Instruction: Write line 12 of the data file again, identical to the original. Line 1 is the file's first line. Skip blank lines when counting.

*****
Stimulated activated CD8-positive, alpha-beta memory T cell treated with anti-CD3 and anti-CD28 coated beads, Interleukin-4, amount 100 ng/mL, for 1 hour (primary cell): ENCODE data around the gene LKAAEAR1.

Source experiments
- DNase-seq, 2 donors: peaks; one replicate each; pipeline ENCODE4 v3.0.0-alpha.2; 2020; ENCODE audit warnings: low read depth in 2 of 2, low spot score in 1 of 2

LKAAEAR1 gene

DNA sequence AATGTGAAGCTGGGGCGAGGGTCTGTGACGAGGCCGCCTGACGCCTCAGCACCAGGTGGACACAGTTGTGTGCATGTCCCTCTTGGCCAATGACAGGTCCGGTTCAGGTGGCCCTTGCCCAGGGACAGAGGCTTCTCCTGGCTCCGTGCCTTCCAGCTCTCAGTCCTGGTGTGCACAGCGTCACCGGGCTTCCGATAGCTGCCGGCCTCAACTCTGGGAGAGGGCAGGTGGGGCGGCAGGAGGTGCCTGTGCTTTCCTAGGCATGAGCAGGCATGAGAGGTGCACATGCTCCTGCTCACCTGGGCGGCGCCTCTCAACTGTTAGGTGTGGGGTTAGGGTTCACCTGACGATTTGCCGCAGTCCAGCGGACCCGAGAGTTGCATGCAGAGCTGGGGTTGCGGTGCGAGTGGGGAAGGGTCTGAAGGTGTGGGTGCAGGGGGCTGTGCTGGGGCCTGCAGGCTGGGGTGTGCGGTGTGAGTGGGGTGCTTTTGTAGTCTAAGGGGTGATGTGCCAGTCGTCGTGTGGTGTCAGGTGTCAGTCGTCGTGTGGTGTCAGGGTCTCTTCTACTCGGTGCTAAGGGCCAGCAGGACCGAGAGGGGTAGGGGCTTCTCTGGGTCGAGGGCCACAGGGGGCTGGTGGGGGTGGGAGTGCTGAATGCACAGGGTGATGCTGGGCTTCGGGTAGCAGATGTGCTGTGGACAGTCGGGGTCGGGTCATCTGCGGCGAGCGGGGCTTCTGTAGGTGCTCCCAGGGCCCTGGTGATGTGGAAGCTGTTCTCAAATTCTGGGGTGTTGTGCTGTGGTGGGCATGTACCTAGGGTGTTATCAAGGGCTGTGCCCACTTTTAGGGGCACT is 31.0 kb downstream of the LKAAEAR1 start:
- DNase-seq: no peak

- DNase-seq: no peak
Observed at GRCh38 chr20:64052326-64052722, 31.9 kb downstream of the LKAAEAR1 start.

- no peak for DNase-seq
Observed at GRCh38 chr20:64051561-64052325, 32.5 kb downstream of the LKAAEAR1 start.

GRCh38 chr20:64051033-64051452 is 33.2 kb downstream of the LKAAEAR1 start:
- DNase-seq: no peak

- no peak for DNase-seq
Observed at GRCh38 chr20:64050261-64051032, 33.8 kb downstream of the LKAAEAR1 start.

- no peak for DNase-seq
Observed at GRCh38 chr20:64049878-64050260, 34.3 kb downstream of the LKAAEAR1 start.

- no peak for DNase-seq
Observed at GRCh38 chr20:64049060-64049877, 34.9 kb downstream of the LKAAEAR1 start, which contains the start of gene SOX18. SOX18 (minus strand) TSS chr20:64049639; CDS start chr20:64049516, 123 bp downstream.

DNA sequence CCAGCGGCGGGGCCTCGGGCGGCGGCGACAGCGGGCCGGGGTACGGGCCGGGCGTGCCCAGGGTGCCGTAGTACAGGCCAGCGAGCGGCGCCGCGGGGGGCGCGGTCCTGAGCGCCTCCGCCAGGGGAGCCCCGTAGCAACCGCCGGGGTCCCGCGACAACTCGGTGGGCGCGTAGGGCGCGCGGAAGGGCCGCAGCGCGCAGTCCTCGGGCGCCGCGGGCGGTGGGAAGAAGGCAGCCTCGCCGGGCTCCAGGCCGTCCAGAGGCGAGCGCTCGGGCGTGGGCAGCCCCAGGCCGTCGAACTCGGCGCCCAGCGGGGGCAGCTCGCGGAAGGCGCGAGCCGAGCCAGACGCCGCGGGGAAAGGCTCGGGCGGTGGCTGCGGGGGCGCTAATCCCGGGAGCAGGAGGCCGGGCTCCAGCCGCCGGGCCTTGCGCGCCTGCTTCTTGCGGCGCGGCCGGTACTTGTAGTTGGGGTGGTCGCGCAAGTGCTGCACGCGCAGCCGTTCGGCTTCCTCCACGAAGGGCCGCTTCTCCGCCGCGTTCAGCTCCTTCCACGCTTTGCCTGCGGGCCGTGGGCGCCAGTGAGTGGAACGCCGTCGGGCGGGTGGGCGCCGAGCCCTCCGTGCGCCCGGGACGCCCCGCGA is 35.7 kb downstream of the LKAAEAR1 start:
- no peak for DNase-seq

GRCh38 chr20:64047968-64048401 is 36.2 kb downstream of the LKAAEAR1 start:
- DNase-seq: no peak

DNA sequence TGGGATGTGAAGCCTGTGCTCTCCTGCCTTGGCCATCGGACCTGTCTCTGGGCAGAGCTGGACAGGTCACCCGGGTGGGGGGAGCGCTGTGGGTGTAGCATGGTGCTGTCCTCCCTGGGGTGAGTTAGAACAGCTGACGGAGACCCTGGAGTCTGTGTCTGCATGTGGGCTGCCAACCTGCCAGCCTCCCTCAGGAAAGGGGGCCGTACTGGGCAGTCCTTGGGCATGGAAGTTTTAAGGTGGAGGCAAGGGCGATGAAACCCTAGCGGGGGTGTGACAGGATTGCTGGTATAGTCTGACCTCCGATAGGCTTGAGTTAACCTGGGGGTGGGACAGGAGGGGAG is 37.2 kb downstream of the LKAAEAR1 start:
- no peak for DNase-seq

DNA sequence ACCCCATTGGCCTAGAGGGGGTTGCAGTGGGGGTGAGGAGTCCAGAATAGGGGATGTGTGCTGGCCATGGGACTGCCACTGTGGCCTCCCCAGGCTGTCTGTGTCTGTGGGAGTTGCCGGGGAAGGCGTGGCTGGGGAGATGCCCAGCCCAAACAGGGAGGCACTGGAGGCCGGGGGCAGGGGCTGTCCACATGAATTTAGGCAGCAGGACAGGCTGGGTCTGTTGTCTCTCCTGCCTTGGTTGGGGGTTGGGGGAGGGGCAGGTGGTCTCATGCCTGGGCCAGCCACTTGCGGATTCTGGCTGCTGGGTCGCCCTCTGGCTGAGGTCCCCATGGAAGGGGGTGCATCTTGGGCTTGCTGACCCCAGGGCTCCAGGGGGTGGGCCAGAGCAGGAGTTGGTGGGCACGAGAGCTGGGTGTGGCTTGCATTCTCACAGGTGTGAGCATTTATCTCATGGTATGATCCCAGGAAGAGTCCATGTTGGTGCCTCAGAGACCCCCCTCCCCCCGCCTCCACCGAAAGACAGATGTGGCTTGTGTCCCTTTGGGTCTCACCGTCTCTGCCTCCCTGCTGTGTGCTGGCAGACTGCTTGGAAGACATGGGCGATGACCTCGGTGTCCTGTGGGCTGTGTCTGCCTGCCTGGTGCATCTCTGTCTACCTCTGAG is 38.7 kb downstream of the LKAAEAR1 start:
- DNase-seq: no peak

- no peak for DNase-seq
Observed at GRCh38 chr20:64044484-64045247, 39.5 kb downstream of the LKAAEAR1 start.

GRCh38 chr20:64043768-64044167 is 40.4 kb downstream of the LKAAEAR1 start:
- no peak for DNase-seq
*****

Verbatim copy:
- DNase-seq: no peak